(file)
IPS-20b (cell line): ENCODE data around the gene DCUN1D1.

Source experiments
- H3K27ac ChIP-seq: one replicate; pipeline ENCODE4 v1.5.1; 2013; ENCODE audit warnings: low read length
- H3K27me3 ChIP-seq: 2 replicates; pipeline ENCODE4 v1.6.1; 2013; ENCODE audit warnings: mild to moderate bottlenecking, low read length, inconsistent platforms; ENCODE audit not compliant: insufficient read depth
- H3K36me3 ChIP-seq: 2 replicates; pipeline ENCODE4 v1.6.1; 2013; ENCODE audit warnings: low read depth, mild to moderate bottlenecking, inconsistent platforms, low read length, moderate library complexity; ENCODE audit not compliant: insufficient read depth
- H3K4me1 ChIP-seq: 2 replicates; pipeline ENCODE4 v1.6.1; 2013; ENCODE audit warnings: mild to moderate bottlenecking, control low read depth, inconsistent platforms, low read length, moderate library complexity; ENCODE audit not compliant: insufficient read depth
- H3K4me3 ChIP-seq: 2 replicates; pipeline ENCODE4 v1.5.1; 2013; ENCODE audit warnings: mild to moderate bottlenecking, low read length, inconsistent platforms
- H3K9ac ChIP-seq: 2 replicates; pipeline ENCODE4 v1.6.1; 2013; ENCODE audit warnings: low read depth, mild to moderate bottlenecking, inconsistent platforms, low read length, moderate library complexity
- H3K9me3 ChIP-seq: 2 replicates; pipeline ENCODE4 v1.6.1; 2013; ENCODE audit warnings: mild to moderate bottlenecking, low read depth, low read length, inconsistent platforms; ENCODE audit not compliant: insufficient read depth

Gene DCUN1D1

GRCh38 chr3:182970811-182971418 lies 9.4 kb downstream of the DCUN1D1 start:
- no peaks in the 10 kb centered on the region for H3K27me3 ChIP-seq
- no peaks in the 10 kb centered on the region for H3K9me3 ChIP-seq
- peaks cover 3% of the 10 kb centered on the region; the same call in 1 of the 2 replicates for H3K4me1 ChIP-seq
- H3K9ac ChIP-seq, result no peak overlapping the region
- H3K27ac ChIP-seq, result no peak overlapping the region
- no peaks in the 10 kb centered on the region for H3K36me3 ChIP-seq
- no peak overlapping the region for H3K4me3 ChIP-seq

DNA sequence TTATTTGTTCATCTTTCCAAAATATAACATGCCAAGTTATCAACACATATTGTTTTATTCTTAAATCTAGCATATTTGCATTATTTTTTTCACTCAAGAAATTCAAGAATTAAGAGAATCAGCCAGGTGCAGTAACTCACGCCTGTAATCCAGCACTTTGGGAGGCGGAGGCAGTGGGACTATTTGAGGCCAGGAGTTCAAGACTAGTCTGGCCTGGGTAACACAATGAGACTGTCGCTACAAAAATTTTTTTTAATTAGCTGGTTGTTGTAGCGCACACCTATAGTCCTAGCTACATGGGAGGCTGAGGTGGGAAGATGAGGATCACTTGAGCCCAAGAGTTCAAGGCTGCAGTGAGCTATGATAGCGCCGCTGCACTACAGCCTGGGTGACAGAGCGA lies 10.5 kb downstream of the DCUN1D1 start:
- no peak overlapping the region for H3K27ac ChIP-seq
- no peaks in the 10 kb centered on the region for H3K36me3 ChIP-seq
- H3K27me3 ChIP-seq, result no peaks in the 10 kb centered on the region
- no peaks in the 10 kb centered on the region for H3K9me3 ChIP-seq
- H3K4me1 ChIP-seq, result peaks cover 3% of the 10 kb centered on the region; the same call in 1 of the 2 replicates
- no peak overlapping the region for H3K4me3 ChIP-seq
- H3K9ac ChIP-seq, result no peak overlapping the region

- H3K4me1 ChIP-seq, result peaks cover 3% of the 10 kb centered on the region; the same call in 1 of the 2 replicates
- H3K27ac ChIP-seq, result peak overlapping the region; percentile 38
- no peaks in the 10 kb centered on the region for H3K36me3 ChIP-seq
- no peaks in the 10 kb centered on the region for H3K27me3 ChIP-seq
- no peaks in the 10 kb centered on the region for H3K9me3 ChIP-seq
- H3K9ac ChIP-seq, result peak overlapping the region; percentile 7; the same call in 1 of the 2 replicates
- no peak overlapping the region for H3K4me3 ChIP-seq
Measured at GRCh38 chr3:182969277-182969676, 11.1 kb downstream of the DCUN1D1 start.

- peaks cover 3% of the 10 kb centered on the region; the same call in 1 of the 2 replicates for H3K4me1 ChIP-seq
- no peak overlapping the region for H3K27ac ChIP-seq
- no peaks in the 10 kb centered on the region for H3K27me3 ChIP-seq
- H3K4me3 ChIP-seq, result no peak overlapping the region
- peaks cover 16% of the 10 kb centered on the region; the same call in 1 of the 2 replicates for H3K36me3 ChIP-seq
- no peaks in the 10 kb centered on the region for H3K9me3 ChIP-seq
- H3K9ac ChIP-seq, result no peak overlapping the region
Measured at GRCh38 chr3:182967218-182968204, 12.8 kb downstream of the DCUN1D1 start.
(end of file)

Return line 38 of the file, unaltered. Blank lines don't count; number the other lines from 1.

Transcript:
- H3K4me3 ChIP-seq, result no peak overlapping the region